Whole essays have been written, or will be written, on that grey area between improvised music and those fields of indeterminism which Cage didn’t so much set in motion like hares over the hill as point them out to everyone as being under our noses all along, before he resumed counting the grains of turmeric in his spice rack with a knowing smirk. Exhibit A in the folios of such essayists is usually the Stockhausen non-scored experiments released as the box set From The Seven Days. None of this is necessarily connected to Subtle Lip Can (DRIP AUDIO DA00646), but it is a groovy record of some of the scrapiest and full-bodied noise-drone improv to have leaped onto our table like some gigantic cicada. Isaiah Ceccarelli, Bernard Falaise and Joshua Zubot use strings, guitar, percussion and piano on these urgent and impolite eruptions of creakiness and crankoid utterances, passing on the impression at all times that the house is falling down, or is about to; I can see the cracks forming across the ceiling as I listen. Impressive to learn that this is the debut record from these three Canadians (at least, in this group incarnation), which came about after one successful grind-fest in Montreal that has bonded them together for keeps. My nights should be so exciting. Nice tuft of excited wiry hair on the cover there too.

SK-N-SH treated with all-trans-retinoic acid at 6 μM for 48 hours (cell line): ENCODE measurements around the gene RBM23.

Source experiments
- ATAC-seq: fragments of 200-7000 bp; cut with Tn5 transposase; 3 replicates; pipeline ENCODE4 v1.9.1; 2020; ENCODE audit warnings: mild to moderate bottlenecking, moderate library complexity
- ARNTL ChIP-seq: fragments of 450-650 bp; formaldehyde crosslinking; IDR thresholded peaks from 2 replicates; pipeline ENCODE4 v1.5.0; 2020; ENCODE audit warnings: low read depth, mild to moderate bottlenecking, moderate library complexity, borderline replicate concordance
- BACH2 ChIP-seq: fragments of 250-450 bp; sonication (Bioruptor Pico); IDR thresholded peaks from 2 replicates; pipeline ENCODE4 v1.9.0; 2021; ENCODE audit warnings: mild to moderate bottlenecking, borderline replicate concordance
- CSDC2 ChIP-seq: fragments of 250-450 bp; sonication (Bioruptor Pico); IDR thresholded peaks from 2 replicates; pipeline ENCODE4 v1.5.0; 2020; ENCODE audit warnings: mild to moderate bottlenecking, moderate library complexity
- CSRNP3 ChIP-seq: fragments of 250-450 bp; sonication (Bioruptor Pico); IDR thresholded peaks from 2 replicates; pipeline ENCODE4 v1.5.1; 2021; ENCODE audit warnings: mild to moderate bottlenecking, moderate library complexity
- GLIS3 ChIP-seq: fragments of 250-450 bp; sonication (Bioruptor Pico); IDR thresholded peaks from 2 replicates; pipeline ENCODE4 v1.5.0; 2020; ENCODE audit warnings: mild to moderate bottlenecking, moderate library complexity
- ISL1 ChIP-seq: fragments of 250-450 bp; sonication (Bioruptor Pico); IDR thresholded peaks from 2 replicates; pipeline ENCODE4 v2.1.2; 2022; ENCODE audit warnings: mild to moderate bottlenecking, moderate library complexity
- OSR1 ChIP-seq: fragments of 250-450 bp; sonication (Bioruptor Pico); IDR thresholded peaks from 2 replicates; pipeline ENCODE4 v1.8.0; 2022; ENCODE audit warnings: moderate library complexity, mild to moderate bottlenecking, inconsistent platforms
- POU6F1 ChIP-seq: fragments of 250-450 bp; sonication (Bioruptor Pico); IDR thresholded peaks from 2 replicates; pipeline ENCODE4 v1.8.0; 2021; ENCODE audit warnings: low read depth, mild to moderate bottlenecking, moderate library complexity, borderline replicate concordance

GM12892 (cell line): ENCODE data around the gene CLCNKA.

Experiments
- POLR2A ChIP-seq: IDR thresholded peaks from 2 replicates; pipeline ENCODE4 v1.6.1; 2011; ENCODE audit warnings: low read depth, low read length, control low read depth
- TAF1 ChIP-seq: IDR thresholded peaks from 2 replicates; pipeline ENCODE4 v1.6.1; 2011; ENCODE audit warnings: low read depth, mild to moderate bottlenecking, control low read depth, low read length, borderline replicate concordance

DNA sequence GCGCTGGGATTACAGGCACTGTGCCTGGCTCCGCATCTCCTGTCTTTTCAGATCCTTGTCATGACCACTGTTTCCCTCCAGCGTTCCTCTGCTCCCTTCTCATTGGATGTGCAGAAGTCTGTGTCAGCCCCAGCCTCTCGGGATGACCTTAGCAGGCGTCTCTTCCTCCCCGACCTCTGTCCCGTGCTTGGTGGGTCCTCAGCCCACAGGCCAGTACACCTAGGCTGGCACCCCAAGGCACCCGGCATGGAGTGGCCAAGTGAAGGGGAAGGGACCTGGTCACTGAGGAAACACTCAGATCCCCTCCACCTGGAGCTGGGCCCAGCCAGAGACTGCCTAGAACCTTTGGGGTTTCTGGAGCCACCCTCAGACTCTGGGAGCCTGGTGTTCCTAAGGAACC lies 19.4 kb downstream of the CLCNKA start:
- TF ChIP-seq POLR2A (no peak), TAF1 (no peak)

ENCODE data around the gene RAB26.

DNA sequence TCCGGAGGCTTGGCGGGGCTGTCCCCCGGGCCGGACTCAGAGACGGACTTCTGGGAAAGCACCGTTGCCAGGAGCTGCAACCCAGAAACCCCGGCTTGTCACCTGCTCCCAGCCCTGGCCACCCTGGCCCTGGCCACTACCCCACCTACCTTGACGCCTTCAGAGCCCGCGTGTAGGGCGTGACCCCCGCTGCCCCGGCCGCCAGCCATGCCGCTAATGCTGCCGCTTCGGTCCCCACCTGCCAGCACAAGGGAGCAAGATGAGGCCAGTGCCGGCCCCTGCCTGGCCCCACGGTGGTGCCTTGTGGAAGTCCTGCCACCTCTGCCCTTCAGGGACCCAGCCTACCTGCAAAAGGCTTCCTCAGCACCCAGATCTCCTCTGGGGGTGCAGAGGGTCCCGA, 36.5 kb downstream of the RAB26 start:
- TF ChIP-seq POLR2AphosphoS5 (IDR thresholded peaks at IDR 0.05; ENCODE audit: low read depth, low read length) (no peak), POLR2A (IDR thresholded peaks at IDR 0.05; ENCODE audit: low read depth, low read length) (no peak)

Green Desert (Z6 RECORDS Z6999333) is a crackling dose of assured and enjoyable electronic music from Dutch composer Huib Emmer, a man whose forearms are as greasy with the analogue swathes as surely as if he were a car mechanic immersed all day in the synthi-pit. 11 studio pieces produced by Lukas Simonis and recorded in Rotterdam, and Emmer sets about his work with a strong determination to invent, reinvent, and polish each blackened surface as he passes by, like a very conscientious minimal sculptor. Noise, melody, samples, beats, abstractions; all is ladled thickly into the Emmer barrels like good rich treacle. I can cheerfully recommend this record to you if you enjoy the music of Cluster, Peter Rehberg, Kraftwerk, the Radiophonic Workshop, or (fellow Dutch composer) Tom Dissevelt. Emmer is a 1970s graduate of the Hague music school and this fine disc, kindly sent to me by the man himself, was released in November 2010.

2 comments

  1. The AMM/MEV album is mispressed on the CD reissue from Wergo, as well (i.e. side two plays before side one, leaving the uninformed listener confused as to who’s who). Nice to see carelessness never goes out of style. Oh, and it’s also mastered from the LP so, if you have the original vinyl, stick with it.

  2. Greg, thanks very much for that update. I never knew there was a CD reissue but it’s quite surprising to learn that the same pressing error repeats itself!

    Conrad Conrad wrote about this LP in Forced Exposure magazine in 1991. He also was unaware of the pressing fault and his descriptions of the music become a lot clearer if one realises this is the case. Shouldn’t fault him though, that particular column ‘Class Struggles in the Pit’ was a fine piece of work.